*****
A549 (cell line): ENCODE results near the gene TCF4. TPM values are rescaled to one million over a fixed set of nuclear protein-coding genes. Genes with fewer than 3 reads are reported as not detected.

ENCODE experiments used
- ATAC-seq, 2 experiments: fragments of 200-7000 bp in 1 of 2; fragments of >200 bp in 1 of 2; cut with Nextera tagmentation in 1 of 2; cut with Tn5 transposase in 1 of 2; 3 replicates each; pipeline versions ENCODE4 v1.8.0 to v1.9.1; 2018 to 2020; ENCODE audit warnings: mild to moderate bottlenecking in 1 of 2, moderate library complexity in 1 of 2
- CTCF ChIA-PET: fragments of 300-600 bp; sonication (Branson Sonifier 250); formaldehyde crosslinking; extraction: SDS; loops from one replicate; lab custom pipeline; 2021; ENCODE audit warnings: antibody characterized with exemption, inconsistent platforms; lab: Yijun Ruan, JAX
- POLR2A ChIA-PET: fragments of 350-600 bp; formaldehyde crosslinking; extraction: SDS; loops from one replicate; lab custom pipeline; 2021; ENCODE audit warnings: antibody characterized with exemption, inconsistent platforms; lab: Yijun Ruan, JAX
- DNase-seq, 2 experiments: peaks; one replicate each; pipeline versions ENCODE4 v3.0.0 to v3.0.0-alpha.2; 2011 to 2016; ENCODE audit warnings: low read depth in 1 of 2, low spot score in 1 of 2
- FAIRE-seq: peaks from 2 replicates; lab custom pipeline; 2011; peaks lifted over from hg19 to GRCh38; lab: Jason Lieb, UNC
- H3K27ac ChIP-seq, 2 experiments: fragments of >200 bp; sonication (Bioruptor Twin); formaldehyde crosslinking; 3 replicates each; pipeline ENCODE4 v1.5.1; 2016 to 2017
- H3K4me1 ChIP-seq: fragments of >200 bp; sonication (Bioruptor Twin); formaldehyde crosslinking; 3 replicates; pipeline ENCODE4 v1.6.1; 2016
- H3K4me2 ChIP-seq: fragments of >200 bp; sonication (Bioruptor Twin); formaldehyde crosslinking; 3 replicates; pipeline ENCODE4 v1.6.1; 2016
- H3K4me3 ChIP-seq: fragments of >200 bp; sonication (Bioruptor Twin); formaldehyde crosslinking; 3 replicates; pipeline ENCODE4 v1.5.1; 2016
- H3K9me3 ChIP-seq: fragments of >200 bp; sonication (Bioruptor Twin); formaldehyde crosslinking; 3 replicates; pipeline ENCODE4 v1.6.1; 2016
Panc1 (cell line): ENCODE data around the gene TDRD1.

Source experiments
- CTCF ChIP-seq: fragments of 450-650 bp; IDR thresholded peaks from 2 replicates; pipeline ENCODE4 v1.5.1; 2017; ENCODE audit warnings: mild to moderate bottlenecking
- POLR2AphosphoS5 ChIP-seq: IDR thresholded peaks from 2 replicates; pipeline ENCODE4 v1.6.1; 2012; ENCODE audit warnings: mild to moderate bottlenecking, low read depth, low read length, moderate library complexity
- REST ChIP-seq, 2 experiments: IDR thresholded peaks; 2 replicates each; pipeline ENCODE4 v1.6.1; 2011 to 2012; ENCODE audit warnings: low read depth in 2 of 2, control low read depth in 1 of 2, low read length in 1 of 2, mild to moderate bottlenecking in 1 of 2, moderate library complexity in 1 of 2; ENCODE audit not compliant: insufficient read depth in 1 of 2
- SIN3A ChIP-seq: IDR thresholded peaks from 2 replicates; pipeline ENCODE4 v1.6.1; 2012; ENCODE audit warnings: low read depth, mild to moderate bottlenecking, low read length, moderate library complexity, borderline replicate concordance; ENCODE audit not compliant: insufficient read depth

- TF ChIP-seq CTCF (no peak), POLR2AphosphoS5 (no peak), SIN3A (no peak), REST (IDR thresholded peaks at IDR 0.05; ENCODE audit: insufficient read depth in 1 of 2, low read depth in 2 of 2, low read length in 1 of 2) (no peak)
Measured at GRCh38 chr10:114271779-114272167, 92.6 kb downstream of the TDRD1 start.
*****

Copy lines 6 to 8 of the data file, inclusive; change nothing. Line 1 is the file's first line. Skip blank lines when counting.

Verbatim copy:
- DNase-seq, 2 experiments: peaks; one replicate each; pipeline versions ENCODE4 v3.0.0 to v3.0.0-alpha.2; 2011 to 2016; ENCODE audit warnings: low read depth in 1 of 2, low spot score in 1 of 2
- FAIRE-seq: peaks from 2 replicates; lab custom pipeline; 2011; peaks lifted over from hg19 to GRCh38; lab: Jason Lieb, UNC
- H3K27ac ChIP-seq, 2 experiments: fragments of >200 bp; sonication (Bioruptor Twin); formaldehyde crosslinking; 3 replicates each; pipeline ENCODE4 v1.5.1; 2016 to 2017